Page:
People have always admired Dad for his intelligence; as a child, his brilliance was obvious to me as well. Frequently, I would ask him to define a word from my current reading and he would oblige. It became a challenge to find a word he didn't know -- I never did succeed. His keen mind was most apparent when we would talk (actually I asked questions and he answered them). I loved to listen to him. He had a gift that only the truly intelligent have: to take the most complex subject imaginable and make it understandable even to a 13-year-old (perhaps he had plenty of practice with his Congressional colleagues). My love of intelligent conversation was born during those years.
In my early adolescence, I began to hear from people around me how special my dad was. I can remember the admiration and respect he garnered when we would go places. I was proud of him. He did a number of gutsy things, like opposing the Vietnam War and running for the Speaker of the House and the Majority Whip positions. He got busier and I got older. Times together seemed fewer, but there were still hikes, and Mexican meals together, and the always enjoyable trips to visit with him and Tiger.
I went East for my first two years of college, and then my visits to Washington were more frequent. Their house was always open
|to my friends
and me, even if I took some good-natured ribbing from Dad about being a
"slob" (a term of endearment I still reserve for my closest friends). Sometimes,
at night, we would sit and talk while Dad had his evening treat of vanilla
ice cream covered with Welch's grape juice (no, I did not make that up).
With some astonishment, I watched as Dad toyed with his presidential aspirations, and eventually announced his candidacy. I watched in even more amazement as I volunteered to work for him. That time with Dad was very special to me. For the next nine months I had the opportunity to see him at his very best. The same brilliance, the same ability to talk to people, the same common sense I had come to know over the years were fully apparent during the months of 1976. Over that year, I shared Dad's excitement, sadness, and eventual acceptance as he came close, and eventually lost, in numerous primary races. I witnessed, first-hand, the bitter disappointment in Wisconsin when he found out that he had lost that crucial race he went to bed believing he had won. I saw his pride in me as I developed the skills to speak to people about his candidacy. And I sat in a hotel room in New York City, chatting with Rosalynn Carter while Dad and Jimmy Carter went into another room to finalize the words Dad would say to release his delegates so that the Democratic party would be unified.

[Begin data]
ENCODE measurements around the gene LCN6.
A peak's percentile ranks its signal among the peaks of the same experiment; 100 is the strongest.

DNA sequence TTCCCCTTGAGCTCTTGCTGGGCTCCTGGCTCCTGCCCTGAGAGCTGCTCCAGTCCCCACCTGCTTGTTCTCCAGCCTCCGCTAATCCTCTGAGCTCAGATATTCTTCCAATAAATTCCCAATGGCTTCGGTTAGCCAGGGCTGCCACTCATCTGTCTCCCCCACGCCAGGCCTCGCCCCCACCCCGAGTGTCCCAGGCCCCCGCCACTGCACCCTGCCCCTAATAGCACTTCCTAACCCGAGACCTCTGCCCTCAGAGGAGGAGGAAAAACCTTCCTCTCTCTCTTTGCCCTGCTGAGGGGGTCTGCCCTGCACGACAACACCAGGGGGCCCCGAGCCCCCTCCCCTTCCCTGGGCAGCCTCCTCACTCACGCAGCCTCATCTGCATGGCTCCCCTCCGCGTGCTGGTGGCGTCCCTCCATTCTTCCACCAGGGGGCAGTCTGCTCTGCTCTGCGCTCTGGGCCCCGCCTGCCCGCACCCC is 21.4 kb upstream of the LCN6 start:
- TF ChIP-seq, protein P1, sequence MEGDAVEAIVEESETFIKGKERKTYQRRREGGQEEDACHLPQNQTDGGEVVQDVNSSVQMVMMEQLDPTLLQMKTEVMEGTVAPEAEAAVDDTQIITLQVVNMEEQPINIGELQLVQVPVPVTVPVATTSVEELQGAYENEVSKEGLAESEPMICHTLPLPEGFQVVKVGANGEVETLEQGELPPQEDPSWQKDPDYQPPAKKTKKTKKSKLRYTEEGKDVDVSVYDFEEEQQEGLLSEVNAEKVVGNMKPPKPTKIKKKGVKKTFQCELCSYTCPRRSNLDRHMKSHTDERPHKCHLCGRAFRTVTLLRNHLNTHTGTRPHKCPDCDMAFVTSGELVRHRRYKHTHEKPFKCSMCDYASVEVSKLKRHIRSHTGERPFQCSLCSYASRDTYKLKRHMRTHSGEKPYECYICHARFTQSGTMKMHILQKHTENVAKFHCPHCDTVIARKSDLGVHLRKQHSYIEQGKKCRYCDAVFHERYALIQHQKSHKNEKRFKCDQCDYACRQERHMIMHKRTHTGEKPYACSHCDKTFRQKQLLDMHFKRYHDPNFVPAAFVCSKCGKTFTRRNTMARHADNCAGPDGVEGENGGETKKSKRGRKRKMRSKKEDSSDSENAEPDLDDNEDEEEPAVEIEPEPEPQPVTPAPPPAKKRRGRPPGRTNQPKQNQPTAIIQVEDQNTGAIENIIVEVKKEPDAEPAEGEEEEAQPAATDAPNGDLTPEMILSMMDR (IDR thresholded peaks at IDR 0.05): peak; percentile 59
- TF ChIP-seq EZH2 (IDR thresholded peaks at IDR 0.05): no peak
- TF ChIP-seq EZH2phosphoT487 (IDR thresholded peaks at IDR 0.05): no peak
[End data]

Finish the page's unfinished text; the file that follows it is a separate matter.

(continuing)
Someone asked me recently if Dad was funny to be around when I was growing up. Those of you who know Mo know his humor is not full of "throwaway" jokes, told only as an adjunct to the real conversation. No, to Dad, jokes and humor were life. I often think that his philosophy, if summed up, might read: Life is too important to be taken seriously.
The diagnosis of Parkinson's disease marked a major time in Dad's life and in the lives of those of us closest to him. I believed him to be invincible, unmarked by scandal as much as by time. I watched, at first with shock and dismay, as the daily routines of life became more difficult for him. And I wondered if he would give up. He didn't. Admiration replaced my earlier emotions. I never heard him complain; yet, I do remember a story he told once that said more than any of his own words. As always, humor was the medium, but the message was nevertheless bittersweet. The tale goes like this:
"This is a story of a hard-working,
God-fearing man. The man was blessed with a lovely wife and several children.
But one day things began to go wrong. First, his wife ran off with his
best friend. In his humility, he said to God, 'Thy will be done.' Then
his daughter took a shiftless husband who ran the family business into
the ground. 'Thy will be done,' he repeated. By this time, he was reduced
to working with a small plot of land. He suffered through
crop failures, yet he remained faithful. 'Thy will be done,' he would tell
God. Finally, while out plowing under the stalks of his dead crops, he
slipped and fell into the dirt, and his mule kicked him in the head. The
man turned his gaze skyward and said, 'God, Thy will be done. But this
shit's got to stop.'"